December 3, 2020 4:16 pm

I used to joke that wherever the market for office space was going, New Jersey was going to get there first. That is clearly no longer true. In fact, we are probably now one of the last States to follow in the patterns of office trends initiated across the country. What has changed is that New Jersey is no longer an importer of businesses.

In the 1980’s our largest industry was telecom led by AT&T headquartered in the Garden State who occupied more than 20 percent of all of our office space. When the company was purchased, we lost thousands of jobs and millions of square feet were vacated. The majority of those office properties were single use buildings, and it took many years and many millions of investment dollars to repurpose them to multi-tenant. How did we fill the void?

A decade later, our Pharmaceutical industry flourished, and big Pharma led the way. Merck, Sanofi Aventis and Johnson & Johnson kept construction at a brisk pace. In the last decade, however, big pharma fled, and we again lost thousands of high paying jobs. Softening the blow somewhat, little pharma, a group of smaller pharmaceutical companies was able to backfill many of the large vacancies.

The office market in New Jersey for the last decade or so has been in a sort of holding pattern. There has been almost zero new construction in New Jersey and the existing inventory and leasing patterns across the State have devolved where communities are moving in separate directions. Some areas like Jersey City and Metro Park are booming, with almost zero vacancy and rents moving higher, while many others like Parsippany, Morristown and Piscataway have been fighting to fill large vacancies as properties become tired, and our growth patterns remain rather slow compared with the other regions of the country.

Then came the Pandemic. Last month’s article, “GAME CHANGER”, posed questions about the future of office space, post pandemic. As we pointed out, NJ Landlords today report that more than 90 percent of office tenants are paying their rent, but only 70 percent have returned to the office. New Jersey Landlords have clearly not yet felt the effects of the Pandemic and occupancy is still high. Are New Jersey Landlords ready to face the realities of 2021?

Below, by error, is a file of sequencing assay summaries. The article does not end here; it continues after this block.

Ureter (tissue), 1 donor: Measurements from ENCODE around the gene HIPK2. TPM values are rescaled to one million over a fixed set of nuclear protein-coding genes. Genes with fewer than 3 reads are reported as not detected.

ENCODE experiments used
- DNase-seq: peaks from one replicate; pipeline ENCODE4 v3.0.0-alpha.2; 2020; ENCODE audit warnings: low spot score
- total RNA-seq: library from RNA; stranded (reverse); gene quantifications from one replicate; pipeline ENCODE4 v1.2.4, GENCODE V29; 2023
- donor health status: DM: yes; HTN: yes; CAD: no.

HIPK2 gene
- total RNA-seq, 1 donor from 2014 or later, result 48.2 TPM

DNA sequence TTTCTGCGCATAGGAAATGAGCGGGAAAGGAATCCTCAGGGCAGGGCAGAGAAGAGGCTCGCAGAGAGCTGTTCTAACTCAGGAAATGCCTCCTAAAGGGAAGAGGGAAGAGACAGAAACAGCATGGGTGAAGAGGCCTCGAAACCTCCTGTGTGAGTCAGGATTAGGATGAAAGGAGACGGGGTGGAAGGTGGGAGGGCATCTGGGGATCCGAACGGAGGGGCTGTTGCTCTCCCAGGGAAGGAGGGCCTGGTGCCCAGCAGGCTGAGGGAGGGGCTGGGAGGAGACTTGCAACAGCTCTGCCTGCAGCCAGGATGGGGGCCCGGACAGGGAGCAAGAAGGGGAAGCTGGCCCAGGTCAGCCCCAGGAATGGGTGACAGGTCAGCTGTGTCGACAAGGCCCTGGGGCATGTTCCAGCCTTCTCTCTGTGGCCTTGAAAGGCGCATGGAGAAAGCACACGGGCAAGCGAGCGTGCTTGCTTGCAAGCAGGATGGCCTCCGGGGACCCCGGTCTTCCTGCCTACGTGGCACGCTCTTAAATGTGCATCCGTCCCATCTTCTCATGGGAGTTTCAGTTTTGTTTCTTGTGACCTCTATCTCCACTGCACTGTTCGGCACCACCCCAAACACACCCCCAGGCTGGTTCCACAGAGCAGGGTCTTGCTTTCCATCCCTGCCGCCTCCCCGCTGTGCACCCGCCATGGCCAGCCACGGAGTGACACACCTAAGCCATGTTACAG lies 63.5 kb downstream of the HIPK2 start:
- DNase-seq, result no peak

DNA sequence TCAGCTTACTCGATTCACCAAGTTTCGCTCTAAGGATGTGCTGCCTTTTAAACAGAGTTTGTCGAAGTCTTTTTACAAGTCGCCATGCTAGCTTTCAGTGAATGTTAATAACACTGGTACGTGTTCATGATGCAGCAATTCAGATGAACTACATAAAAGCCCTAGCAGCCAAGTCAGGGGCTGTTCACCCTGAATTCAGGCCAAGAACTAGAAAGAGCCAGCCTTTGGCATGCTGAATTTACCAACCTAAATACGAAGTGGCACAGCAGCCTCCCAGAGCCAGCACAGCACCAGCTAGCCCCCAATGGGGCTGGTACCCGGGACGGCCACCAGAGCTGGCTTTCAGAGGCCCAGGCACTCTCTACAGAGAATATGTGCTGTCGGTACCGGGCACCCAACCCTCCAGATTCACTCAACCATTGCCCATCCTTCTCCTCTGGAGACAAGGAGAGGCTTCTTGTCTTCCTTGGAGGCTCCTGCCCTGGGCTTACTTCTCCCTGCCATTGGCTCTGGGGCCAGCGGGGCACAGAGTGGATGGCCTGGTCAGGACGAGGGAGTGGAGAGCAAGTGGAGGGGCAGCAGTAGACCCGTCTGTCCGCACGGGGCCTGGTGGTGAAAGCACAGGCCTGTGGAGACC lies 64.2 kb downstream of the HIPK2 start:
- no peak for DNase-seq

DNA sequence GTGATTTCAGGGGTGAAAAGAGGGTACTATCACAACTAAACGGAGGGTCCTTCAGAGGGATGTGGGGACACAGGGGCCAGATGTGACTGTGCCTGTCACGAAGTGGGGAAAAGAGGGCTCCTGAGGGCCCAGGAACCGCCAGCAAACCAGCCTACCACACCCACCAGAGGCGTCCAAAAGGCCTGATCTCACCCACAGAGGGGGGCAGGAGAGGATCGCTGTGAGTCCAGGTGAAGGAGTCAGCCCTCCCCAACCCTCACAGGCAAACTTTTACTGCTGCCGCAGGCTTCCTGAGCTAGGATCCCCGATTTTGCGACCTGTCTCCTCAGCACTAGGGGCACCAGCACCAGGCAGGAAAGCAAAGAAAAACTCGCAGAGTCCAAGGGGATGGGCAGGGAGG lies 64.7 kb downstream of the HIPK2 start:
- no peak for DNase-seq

As we indicated above, New Jersey will be following in the footsteps of markets across the country. Tenant advisors in leading growth markets like Dallas and San Francisco where trends are six months ahead of us are telling us they are already in the throws of a very strong Tenant market. For those of you who are not familiar with this term, a Tenant market occurs when the psychological leverage in lease negotiations swings to the Tenant. In Dallas, for example, Landlords of Class A office space are offering more than 1 year of free rent for a five-year lease. Tenants are firmly in the drivers’ seat demanding deep concessions, reduced rental rates, and flexible leasing terms.

Will these trends come to New Jersey?

The Game Changer. With 94 percent effective vaccines coming to market, the pandemic will come to an end in 2021. New Jersey office Tenants are about to face a huge deliberation about how they will look at the other end of the tunnel. Companies must decide how work from home will affect them for the long haul. Office densities will be revisited. The question of private office versus open work environments will again be debated.

We at Dickstein Real Estate Services are working with companies that need to rethink their office space needs from top to bottom. If you need advice about any of the issues in front of you, we recommend you work with a tenant advisor to help ask the right questions to understand the way forward. That is why, at Dickstein Real Estate Services “Our Difference Is Your Advantage®”.


Lawrence Dickstein

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